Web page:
Predicting the phase composition curve in frozen soils using index properties: A physico-empirical approach
The relationship between unfrozen water content and temperature in frozen soils, which is referred to as the phase composition curve (PCC), is a fundamental relationship in cold regions engineering. In a previous study, the authors succeeded in developing a physical description and a physically-based equation for the PCC, which overcomes the limitations of the existing empirical approaches. Here, the authors propose a physico-empirical approach to predict the parameters in this equation to facilitate the calculation of the PCC in practice. An accurate prediction of the PCC will only need simple soil index properties and one measured data point for constraint. In this approach, the four parameters in the PCC equation are first calculated from soil index properties using accepted formulas. Two selected parameters are then adjusted by a curve fitting process using the measured data point. A criterion was suggested for obtaining the best point. This new approach was implemented using a computer program to automate the process. Validations with data from several soils indicated that the approach offers consistent and accurate predictions of PCCs when used with Zapata's model for plastic soils and with the Mechanistic–Empirical Pavement Design Guide (MEPDG) model for non-plastic soils. This study thus bridges an important gap between the theory and application of PCCs.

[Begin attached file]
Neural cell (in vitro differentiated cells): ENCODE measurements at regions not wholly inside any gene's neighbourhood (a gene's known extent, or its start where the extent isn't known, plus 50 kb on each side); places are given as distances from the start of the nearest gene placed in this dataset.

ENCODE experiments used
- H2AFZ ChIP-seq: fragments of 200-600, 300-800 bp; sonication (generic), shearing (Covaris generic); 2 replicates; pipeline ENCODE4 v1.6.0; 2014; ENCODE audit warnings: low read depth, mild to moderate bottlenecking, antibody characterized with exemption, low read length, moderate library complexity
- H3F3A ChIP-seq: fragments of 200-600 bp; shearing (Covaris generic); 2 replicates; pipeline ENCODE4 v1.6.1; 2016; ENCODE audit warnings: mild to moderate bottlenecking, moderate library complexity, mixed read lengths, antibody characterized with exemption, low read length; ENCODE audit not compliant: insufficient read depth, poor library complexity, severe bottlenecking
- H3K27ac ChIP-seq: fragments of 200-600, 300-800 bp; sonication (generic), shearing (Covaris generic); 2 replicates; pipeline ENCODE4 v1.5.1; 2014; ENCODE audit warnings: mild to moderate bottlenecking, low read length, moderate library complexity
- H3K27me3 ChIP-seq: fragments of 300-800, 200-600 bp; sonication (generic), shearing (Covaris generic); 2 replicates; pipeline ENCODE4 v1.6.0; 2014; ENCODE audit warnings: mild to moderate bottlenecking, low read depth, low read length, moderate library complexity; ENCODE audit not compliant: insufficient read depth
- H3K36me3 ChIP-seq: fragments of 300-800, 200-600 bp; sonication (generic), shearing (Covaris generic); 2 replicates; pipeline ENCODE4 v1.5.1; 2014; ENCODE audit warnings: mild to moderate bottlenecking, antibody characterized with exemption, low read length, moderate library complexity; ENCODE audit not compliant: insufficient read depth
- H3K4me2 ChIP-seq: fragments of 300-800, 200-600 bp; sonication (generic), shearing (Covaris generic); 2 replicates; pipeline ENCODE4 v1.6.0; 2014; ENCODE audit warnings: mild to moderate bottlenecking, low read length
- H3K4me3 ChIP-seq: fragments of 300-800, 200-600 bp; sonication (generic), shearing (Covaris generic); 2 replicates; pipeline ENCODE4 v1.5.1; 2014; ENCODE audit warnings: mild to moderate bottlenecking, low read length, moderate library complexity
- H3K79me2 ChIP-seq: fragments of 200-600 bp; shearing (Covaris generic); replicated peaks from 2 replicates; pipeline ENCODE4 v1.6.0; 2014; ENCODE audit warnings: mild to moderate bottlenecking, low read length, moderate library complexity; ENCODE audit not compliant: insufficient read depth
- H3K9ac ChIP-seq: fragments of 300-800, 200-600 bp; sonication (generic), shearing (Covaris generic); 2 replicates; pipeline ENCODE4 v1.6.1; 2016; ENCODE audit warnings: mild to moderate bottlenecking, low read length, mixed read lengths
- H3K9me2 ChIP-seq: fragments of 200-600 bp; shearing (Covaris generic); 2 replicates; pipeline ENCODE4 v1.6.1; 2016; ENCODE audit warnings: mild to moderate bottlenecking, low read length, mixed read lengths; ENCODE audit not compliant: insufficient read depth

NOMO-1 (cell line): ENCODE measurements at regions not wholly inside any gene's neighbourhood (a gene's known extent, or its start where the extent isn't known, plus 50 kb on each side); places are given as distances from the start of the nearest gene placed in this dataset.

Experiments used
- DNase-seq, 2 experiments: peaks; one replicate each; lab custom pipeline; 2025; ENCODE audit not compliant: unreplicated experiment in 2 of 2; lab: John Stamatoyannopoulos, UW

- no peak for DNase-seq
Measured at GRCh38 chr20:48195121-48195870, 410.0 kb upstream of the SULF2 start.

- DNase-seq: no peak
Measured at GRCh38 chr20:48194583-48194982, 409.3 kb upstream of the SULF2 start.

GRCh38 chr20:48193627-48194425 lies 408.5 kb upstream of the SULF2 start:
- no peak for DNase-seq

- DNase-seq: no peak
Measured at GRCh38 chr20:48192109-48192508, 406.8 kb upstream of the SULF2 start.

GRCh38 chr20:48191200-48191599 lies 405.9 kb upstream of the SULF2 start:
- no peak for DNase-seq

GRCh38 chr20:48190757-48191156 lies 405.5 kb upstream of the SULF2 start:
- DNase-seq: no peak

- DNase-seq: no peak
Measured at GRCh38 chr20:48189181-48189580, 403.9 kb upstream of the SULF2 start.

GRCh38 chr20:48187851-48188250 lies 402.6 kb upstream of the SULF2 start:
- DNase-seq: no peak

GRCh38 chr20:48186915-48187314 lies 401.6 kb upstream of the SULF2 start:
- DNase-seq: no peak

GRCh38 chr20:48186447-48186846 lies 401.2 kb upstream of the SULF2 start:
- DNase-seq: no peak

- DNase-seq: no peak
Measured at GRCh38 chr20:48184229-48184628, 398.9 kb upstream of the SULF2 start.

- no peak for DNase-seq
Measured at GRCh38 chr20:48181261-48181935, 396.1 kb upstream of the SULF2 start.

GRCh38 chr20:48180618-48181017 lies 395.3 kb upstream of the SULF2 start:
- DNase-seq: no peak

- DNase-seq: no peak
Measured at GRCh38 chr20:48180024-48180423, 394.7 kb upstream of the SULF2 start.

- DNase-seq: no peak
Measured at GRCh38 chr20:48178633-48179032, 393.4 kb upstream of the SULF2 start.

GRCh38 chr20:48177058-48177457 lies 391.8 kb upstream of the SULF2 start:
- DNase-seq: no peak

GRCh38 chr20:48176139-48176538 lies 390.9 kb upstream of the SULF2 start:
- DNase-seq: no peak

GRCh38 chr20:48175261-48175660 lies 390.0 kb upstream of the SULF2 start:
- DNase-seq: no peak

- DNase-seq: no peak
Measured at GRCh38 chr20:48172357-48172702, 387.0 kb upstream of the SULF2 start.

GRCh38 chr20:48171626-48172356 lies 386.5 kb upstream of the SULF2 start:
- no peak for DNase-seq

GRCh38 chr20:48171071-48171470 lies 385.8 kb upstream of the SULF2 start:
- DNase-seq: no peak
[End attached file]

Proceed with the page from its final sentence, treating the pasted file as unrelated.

Cold Regions Science and Technology
Predicting the phase composition curve in frozen soils using index properties: A physico-empirical approach.
Cold Regions Science and Technology,
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